Over a month after that initial exodus and unrest, protests broke out within the factory city as new workers had been recruited and were allegedly promised different things than the situation they faced at the ground. Foxconn was said to have promised that new workers and original workers would live separately, but in reality they were all sent to live in the same dorm buildings where employees with Covid were also staying. When the new workers also discovered that subsidy policies they agreed to were different from what they actually got, it caused panic and anger, and protests ensued. Because it was the second big wave of unrest at Foxconn Zhengzhou, the protest was also referred to as the “Foxconn Workers Movement 2.0” (富士康2.0工人运动) (read more).


G is for: Guizhou Bus Crash

Tragic accidents involving buses have happened in China before, but this year one bus accident particularly attracted the public’s attention because it involved a bus taking people to a mandatory quarantine facility. After the bus crashed in Guizhou province and fell into a deep ditch by the side of the road in the middle of the night on 18 September, 27 people died and 20 were left with injuries. The bus reportedly was taking people to a quarantine hotel in Qiannan prefecture for medical observation and isolation.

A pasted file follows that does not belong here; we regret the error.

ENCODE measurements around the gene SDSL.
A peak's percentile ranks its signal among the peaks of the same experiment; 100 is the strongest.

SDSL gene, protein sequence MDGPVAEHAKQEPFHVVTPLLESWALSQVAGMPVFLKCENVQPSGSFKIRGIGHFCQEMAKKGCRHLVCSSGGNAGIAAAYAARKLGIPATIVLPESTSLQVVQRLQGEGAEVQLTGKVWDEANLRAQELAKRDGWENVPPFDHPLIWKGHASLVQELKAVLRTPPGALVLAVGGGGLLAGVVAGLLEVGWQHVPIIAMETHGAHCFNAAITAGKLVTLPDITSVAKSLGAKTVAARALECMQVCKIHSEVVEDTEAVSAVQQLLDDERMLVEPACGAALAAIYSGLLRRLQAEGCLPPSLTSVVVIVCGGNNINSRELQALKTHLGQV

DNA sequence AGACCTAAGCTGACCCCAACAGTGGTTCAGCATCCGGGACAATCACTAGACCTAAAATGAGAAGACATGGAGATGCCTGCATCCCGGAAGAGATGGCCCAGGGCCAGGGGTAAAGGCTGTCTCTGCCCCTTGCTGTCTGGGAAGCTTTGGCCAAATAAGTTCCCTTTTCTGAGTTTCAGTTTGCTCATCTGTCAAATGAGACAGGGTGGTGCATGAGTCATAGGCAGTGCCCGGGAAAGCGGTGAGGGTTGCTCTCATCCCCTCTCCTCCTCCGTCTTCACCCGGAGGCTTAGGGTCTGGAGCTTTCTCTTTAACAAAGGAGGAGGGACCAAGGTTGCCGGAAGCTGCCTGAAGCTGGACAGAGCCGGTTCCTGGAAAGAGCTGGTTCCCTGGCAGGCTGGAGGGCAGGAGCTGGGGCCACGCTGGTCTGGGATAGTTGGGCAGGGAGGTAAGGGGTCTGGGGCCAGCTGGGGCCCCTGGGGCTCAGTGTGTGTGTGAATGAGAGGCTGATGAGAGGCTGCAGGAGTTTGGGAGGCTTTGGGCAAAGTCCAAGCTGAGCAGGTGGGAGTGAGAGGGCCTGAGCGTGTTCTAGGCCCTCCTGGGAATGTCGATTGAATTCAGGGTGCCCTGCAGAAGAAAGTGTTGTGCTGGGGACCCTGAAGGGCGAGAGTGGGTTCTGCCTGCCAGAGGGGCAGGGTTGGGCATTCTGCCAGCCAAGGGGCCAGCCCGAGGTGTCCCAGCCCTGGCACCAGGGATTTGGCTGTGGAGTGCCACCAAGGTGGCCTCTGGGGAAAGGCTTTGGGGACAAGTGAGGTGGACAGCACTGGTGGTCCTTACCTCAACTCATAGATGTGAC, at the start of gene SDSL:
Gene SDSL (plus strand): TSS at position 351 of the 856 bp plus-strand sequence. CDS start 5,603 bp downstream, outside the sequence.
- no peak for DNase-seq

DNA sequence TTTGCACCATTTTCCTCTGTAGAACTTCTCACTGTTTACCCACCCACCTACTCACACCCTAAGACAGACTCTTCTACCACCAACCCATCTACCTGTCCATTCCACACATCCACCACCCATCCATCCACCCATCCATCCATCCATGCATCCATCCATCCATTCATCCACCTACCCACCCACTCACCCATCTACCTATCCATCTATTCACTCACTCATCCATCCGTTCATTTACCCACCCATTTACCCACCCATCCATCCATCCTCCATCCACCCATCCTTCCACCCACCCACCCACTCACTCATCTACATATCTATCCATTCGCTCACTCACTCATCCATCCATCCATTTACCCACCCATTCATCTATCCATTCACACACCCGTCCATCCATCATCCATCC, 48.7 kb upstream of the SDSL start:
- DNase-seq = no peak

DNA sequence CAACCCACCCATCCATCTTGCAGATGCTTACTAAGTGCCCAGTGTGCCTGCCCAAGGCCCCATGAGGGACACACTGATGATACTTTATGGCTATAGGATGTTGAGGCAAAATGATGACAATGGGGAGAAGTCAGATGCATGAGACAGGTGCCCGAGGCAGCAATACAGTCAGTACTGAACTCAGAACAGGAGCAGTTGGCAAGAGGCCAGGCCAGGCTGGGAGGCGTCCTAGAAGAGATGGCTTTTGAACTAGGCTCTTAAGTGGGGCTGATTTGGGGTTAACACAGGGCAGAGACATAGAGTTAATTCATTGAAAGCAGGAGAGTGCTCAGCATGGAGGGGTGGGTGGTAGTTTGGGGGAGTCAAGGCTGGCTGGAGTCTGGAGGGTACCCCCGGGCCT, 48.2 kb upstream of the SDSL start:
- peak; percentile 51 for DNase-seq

The incident triggered anger at a time when frustrations were already building over lockdowns and mandatory quarantines. Why was the bus taking people away in the middle of the night? Why were social media posts about the incident taken offline? Although local authorities later apologized for the accident, this incident – together with a number of other tragic incidents that happened around the same time – contributed to more dissatisfaction and a sense of despair over China’s zero Covid policies.